I am writing this on Africa Day (25 May) and the eve of the start of Ramadan (26 May), not on a plane but on terra firma. What better way to celebrate life and faith? Our rainbow nation needs to see the rainbow, not chase the elusive pot of gold.
Our Super Survivors show that although we come from different faiths and cultural backgrounds, cancer is not racist and affects all, from adults to children (read Walking the walk with children). It has touched and changed our lives.
Our navigator (Krupa) talks about cultural acceptance and Dr Geness about working with women in the CBD of Johannesburg. Sam Cowen, good friend and dynamically outspoken life changer, writes a memoir of her mother.
As always, we have exciting medical articles about new trends, treatments and most importantly, about survivorship(Dr Kriel is passionate about life after diagnosis).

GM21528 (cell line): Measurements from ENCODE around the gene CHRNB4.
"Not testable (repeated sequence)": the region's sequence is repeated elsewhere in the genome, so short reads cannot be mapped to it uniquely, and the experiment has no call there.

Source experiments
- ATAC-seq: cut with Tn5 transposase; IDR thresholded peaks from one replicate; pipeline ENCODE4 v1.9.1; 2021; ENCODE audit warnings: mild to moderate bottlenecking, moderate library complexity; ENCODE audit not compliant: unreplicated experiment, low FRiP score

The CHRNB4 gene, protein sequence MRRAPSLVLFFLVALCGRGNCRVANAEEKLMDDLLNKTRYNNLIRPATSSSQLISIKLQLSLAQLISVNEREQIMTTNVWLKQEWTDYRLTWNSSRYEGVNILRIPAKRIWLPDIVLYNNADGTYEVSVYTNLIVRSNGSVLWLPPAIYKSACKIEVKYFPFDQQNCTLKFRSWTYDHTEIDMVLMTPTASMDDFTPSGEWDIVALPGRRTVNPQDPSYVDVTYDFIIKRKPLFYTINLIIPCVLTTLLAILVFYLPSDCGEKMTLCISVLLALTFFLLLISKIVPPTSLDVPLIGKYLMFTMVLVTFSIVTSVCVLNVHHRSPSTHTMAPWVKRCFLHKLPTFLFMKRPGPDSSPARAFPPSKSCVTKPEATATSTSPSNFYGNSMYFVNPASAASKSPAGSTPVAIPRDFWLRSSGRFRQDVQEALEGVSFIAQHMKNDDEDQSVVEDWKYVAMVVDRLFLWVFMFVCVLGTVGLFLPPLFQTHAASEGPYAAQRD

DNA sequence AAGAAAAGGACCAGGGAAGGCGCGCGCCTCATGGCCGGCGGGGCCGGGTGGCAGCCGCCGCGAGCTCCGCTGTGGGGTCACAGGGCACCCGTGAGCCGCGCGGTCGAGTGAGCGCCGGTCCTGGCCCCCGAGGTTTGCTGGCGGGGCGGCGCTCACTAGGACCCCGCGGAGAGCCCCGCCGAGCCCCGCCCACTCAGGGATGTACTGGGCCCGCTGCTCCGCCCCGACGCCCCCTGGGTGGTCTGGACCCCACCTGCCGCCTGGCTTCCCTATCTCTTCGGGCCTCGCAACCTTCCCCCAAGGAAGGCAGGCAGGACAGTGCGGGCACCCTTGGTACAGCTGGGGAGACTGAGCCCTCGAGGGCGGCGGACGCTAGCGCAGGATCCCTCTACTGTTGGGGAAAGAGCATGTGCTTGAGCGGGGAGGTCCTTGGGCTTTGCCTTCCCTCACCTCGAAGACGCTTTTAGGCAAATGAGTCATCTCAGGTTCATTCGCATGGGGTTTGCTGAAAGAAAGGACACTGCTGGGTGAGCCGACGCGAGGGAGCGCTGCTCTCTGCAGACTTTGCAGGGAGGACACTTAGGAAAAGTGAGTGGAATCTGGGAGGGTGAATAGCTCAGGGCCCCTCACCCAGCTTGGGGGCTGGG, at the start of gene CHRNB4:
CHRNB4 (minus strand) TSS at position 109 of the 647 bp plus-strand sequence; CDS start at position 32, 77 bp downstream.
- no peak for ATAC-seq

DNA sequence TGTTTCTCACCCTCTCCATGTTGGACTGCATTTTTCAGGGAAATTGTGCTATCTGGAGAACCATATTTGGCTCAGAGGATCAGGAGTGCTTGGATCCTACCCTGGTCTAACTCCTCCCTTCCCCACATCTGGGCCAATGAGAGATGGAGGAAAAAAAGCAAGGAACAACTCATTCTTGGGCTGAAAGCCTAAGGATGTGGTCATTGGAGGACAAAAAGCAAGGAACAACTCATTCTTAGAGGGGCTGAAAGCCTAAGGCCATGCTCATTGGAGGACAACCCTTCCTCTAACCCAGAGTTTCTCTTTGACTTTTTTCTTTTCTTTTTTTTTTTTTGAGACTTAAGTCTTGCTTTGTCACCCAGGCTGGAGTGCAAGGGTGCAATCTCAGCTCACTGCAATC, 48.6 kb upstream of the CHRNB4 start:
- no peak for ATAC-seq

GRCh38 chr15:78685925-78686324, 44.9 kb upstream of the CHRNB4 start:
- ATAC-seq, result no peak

The rainbow is seen after the storm, and a cancer diagnosis can be that storm but as the eloquent Rev.Doctor Edwards puts it to us: every cloud has a silver lining. And, as you look, you can see the many colours of the rainbow.
The Art of War quote from Sun Tzu, “There are not more than five musical notes, yet the combinations of these five give rise to more melodies than can ever be heard. There are not more than five primary colours, yet in combination they produce more hues than can ever been seen. There are not more than five cardinal tastes, yet combinations of them yield more flavours than can ever be tasted”, and the saying from Muslim origin, “A lot of different flowers make a bouquet” show that together we can beat this disease, and remember that diversity creates beauty.
Your Buddie for Life
Prof Carol-Ann Benn